The figure above is a cross section, to scale, of the detector and guard active elements of the PET (Proton/Electron Telescope) sensor aboard SAMPEX, along with a plot showing EGS4 simulations of the response of three channels to electrons. The first two detectors are shaped like spherical "caps" to reduce path length variations for particles within the broad acceptance cone of two-detector (P1 and P2) events. P3 consists of a stack of five detector wafers with guard rings around each; P4 through P8 are individual detectors with guard rings. (Guard rings are usually used in anticoincidence, to reject particles that either enter or leave the stack through the side rather than through P1.) The three curves in the plot at right are color-coded to show the detectors involved in each channel: red is for electrons stopping in P2, blue is for electrons stopping anywhere in the P3 stack (after passing through and triggering P1 and P2, and not triggering any guard rings or deeper detectors, P4 and up), and green is for electrons stopping in P4 to P7 (after penetrating P1 through P3, and not triggering P8 or any guard rings). For a given particle stopping in the P3 stack, we do not have any way to tell in which of the five detector wafers the particle stopped; we are nominally able to distinguish particles stopping in P4, P5, P6, and P7, but often we sum these events together on the ground to improve statistics, which is why there is only one green curve in the plot for all four detectors.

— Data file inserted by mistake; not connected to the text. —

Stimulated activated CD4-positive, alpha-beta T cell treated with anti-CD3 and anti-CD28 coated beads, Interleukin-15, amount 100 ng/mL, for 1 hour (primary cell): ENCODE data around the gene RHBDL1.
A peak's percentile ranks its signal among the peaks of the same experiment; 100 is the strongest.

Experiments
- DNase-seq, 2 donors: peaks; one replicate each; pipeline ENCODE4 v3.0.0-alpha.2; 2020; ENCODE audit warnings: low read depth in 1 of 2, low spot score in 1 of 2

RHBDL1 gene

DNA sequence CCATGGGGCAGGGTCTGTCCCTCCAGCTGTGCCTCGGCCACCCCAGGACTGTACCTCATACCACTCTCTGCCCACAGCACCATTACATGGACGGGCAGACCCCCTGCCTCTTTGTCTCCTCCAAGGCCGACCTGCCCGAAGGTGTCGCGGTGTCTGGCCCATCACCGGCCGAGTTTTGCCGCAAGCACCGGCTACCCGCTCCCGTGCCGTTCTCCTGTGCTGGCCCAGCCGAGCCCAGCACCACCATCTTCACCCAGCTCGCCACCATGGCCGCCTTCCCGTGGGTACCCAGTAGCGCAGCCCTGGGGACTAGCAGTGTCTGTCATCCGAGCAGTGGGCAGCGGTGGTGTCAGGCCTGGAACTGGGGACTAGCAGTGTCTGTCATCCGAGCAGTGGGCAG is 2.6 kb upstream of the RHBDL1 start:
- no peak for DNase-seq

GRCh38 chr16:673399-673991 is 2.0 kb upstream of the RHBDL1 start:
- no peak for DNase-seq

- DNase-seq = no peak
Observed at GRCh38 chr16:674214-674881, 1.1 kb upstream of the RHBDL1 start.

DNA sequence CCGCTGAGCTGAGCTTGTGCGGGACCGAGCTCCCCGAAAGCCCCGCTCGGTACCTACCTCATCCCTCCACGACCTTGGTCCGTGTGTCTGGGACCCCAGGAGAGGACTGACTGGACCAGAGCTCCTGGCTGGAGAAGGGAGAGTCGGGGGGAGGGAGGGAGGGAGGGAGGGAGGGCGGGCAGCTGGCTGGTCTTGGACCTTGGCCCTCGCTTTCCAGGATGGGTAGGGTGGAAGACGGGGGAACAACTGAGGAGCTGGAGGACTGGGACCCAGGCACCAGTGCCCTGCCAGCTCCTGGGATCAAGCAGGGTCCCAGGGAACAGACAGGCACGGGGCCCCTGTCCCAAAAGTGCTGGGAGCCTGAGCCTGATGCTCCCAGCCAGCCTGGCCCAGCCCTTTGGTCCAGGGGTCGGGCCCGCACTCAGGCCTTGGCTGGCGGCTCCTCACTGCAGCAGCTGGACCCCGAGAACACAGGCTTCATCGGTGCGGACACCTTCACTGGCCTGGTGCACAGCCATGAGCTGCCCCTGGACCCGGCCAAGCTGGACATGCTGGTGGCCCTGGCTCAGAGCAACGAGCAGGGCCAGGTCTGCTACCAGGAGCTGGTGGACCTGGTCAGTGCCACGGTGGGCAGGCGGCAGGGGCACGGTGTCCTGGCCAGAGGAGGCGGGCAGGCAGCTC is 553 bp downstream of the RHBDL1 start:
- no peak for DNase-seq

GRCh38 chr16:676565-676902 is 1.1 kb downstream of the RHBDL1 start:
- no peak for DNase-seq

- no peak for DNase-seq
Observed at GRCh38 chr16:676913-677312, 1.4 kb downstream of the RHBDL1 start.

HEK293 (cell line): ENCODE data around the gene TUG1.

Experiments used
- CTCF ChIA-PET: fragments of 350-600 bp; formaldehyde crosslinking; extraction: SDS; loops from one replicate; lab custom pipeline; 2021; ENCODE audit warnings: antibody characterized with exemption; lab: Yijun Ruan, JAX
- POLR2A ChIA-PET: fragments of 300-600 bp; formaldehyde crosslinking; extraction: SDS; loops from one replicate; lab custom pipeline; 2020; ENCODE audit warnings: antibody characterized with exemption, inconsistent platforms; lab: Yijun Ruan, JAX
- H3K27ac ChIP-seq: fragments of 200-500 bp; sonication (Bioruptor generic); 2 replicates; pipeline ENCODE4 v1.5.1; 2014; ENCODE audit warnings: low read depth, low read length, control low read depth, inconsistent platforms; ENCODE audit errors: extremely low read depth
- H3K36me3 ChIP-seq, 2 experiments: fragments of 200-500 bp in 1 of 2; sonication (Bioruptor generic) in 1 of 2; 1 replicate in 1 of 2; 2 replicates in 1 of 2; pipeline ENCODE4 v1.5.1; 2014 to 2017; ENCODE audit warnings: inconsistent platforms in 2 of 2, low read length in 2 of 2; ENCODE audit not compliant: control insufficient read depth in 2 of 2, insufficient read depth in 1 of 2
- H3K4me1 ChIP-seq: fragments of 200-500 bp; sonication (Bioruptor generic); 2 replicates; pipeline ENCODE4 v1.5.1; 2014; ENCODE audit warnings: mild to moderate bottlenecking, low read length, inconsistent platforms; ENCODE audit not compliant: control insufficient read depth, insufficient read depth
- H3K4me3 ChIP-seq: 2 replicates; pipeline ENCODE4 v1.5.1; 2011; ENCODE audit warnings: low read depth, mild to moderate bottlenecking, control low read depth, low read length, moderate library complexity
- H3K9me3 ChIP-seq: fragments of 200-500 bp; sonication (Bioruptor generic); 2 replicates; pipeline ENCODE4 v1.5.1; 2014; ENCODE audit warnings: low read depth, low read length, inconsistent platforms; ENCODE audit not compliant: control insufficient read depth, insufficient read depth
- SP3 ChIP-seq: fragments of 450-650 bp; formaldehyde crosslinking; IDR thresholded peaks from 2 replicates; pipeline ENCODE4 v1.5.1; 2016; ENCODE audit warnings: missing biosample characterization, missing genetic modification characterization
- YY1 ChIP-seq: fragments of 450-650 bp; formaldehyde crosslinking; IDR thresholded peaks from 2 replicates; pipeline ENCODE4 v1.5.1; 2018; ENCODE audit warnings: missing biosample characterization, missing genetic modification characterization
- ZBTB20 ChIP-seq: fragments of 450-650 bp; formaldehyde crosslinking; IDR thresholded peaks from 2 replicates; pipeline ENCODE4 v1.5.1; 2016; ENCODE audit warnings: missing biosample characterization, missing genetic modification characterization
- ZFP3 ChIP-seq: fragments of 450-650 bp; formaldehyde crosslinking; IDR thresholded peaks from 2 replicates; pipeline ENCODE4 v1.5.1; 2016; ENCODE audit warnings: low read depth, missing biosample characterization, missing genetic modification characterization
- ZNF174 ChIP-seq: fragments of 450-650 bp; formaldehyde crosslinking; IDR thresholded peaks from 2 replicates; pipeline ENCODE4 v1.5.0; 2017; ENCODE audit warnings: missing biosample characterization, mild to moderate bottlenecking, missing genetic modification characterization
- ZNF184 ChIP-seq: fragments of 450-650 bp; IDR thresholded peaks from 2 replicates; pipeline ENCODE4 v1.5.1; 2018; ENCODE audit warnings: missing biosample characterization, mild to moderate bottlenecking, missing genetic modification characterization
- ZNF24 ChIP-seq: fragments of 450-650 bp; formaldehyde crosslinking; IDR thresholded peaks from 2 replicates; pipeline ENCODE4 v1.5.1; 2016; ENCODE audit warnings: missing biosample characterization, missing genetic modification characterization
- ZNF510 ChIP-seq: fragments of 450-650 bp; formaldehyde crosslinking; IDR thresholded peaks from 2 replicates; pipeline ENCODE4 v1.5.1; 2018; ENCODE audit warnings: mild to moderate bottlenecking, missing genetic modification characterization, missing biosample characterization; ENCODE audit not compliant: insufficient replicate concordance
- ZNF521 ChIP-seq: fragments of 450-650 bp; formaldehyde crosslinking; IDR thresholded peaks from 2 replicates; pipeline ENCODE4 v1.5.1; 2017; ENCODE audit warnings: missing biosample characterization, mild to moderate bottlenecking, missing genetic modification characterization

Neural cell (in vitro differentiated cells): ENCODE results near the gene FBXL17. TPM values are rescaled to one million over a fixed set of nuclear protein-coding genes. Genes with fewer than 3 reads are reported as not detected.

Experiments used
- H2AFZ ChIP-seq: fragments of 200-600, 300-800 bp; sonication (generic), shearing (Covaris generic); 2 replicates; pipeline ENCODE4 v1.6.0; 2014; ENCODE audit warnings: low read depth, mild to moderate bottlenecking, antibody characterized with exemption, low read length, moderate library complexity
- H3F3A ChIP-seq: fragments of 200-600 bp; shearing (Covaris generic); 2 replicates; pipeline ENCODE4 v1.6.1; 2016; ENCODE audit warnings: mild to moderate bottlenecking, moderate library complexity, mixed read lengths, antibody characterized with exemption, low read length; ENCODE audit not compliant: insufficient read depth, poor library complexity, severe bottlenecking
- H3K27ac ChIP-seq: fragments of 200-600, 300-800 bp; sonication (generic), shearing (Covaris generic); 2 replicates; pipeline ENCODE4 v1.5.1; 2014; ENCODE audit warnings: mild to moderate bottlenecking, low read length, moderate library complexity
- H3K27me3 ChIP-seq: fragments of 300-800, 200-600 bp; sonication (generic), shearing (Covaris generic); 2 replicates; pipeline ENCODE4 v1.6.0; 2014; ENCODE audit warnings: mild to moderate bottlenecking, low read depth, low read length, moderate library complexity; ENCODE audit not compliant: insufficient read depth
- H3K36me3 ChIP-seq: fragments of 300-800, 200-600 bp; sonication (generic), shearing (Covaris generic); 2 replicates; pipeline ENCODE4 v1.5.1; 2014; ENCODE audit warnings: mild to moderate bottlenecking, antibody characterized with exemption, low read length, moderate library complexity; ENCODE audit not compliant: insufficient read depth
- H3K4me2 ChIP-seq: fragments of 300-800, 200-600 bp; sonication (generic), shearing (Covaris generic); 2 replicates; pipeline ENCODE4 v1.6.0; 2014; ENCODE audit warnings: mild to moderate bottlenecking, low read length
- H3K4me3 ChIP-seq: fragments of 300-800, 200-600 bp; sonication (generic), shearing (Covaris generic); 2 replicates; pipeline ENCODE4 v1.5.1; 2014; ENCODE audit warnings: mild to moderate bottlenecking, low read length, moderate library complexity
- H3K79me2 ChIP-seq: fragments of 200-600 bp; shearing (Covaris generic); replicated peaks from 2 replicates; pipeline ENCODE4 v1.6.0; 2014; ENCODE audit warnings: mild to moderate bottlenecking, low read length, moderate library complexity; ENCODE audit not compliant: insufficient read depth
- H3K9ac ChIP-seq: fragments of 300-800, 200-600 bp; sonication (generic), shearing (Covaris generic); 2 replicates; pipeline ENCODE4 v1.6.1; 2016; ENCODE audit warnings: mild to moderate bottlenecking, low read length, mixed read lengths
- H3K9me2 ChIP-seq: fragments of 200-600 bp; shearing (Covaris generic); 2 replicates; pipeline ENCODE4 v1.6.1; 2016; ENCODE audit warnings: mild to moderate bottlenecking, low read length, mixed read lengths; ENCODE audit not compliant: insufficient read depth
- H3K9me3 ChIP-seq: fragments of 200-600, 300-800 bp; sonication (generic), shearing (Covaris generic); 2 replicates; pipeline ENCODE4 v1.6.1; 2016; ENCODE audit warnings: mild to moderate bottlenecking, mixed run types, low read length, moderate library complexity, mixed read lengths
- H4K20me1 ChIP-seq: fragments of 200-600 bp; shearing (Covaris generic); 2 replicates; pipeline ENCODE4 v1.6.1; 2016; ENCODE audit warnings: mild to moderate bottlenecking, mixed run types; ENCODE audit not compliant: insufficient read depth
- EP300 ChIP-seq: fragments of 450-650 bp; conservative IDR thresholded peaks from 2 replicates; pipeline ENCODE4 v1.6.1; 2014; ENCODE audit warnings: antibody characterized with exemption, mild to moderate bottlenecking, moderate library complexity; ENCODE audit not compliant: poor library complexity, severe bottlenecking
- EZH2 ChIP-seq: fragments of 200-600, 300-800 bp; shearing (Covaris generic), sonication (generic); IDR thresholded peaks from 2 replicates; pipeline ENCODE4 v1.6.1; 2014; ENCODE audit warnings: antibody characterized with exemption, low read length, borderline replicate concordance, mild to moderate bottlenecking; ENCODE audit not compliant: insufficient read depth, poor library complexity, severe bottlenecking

For ions, straggling and scattering are much less important than for electrons, so energy channels and geometric factors can be more sharply defined simply by using range-energy relations. The table below gives the dimensions of the active areas of the P1 through P8 detectors and their separations (distances of midplanes from the midplane of P1), along with the acceptance cone half-angles and geometric factors defined by a coincidence of P1 with each detector (and all the detectors in between) and the energy bin defined by each range. This is in MeV for protons; channels would be numerically the same but in MeV/nuc for alpha particles. As noted above, we are not able to tell directly from the telemetry in which wafer of the P3 stack a particle stops; however, the energy deposited in P1, P2, and the P3 stack is pulse-height analyzed and included in the telemetry, so we are able to determine the energies of such particles, and can use that information to assign each one to the appropriate channel with the appropriate geometric factor.
new 17 September 2007